“When anyone asks me about the Irish character, I say look at the trees. Maimed, stark and misshapen, but ferociously tenacious.” Edna O’Brien
Carol writes: As we continued our drive around the perimeter of Ireland, it seemed like every day we were reminded of the fact that Irish history stretches back thousands of years. So it was at Newgrange, a fully restored passage tomb at the archeological site called Brú na Bóinne.
Newgrange is a single mound measuring 340 feet in diameter. It was constructed 5000 years ago and was used as a sacred burial chamber where ceremonies were conducted with the bones and ashes of the dead. In addition, Newgrange was undoubtedly associated with some sort of Sun God ritual. As the sun rises on the winter solstice (December 21), it shines through a small window above the entrance door. As the sun continues to rise, the beam of its light travels down the 60-foot long passageway into the tomb and lights up the small central chamber for 17 minutes.
At Newgrange we were able to enter the tomb by navigating down the narrow 60-foot-long passageway to the sacred central area where our guide turned out the lights and demonstrated by means of a small electric light what it is like on the day of the winter solstice. The moment was almost spiritual…
As archeologists discover more and more ancient structures that have been found to have some sort of astrological alignment, I find it extremely thought-provoking to get those tantalizing peaks inside the mind of ancient civilizations.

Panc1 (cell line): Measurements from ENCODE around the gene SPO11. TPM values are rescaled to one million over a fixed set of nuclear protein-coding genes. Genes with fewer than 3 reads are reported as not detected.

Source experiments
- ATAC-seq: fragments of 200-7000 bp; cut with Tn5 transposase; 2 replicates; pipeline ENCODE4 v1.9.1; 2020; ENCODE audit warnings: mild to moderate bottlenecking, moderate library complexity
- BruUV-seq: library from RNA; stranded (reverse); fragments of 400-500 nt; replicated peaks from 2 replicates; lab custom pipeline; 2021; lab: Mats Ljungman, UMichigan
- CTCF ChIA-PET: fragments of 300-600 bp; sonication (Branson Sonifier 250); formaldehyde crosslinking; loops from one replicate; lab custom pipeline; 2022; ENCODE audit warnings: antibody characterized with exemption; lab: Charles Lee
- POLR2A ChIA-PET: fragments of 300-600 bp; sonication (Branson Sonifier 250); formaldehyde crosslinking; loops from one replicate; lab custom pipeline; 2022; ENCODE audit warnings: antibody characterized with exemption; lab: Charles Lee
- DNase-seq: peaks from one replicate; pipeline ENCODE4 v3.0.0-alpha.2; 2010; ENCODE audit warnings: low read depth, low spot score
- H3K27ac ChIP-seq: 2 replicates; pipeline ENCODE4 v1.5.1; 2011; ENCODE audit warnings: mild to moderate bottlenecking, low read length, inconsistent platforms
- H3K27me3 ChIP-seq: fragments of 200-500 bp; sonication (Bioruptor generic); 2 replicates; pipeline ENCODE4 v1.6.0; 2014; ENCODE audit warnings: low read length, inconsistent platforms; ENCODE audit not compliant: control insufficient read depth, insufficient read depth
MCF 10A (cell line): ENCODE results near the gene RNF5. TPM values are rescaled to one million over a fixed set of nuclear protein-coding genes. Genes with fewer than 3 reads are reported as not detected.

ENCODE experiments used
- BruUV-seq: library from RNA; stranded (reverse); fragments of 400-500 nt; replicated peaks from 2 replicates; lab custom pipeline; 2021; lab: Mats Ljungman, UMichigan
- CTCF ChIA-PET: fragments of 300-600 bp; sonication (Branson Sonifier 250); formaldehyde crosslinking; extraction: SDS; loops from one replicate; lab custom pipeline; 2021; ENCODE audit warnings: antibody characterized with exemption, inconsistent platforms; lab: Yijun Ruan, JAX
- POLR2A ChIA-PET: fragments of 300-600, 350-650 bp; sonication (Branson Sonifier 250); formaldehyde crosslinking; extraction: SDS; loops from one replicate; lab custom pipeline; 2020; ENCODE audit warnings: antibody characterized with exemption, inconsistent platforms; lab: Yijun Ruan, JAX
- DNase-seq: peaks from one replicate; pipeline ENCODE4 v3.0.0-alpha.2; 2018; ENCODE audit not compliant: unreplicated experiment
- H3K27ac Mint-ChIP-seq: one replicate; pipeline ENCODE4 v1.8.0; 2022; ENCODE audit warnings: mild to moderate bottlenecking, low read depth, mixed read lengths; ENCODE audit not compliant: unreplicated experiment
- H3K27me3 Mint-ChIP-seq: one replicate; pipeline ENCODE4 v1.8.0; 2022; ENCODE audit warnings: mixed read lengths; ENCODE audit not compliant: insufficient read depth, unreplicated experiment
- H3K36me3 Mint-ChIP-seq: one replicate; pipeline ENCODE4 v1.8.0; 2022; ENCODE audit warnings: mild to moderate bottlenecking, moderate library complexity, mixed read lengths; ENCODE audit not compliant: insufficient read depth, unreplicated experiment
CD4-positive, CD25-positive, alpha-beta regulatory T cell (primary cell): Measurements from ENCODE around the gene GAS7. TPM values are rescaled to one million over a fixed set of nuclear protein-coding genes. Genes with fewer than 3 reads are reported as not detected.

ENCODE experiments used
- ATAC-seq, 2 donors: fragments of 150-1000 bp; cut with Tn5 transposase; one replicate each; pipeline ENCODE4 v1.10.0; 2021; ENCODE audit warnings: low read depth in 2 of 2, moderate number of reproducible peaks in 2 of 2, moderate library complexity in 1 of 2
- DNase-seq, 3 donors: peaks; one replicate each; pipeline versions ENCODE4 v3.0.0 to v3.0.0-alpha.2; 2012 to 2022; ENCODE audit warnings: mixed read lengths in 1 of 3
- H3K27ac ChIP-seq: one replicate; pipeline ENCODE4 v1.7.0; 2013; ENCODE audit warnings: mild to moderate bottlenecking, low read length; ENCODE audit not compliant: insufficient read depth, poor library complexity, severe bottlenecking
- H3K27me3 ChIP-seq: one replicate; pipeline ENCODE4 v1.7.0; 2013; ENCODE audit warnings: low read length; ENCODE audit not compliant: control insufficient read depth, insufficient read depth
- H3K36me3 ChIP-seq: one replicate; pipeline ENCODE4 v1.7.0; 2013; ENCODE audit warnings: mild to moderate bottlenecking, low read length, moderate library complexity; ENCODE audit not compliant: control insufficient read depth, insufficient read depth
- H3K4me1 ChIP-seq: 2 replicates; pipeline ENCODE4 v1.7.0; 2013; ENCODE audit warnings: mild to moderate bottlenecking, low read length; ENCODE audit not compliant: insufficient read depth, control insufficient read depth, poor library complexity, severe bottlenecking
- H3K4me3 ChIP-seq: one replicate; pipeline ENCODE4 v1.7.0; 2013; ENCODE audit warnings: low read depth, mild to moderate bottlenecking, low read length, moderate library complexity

For a little more of Ireland’s more recent history, we visited the Rock of Cashel, one of Ireland’s most historic and noteworthy sights. Fighting clans fought over this rocky fortification for centuries until a clever clansman decided to donate the site to the Church as a way of keeping it away from a rival clan while at the same time courting favor with powerful religious interests. Subsequently, Cashel evolved into an ecclesiastical center where majestic stone church buildings were constructed.
Cashel is dear to Irish hearts because it was the seat of the ancient kings of Munster, one of the five ancient provincial kingdoms of Ireland. In addition, it was also the place where Ireland’s beloved St. Patrick baptized King Aengus in 450 A.D. The historic site at Rock of Cashel was a compilation of the ruins of an ancient castle,
Ireland’s first and finest Romanesque chapel,
and the remains of a 13th century Gothic cathedral.
The nearby graveyard was loaded with many Irish high crosses. Centuries ago, the ring around the head of the cross was added to symbolize the sun in an effort to appeal to the sun-worshipping Celts.
As a nod of respect for the esteem that the Irish hold for the Rock of Cashel, Queen Elizabeth II made a visit to the Rock during her history-making visit to Ireland in 2011. The Queen and Prince Philip signed their names to some official documents during that visit. I found the signatures of the Queen and her husband oddly interesting in their simplicity.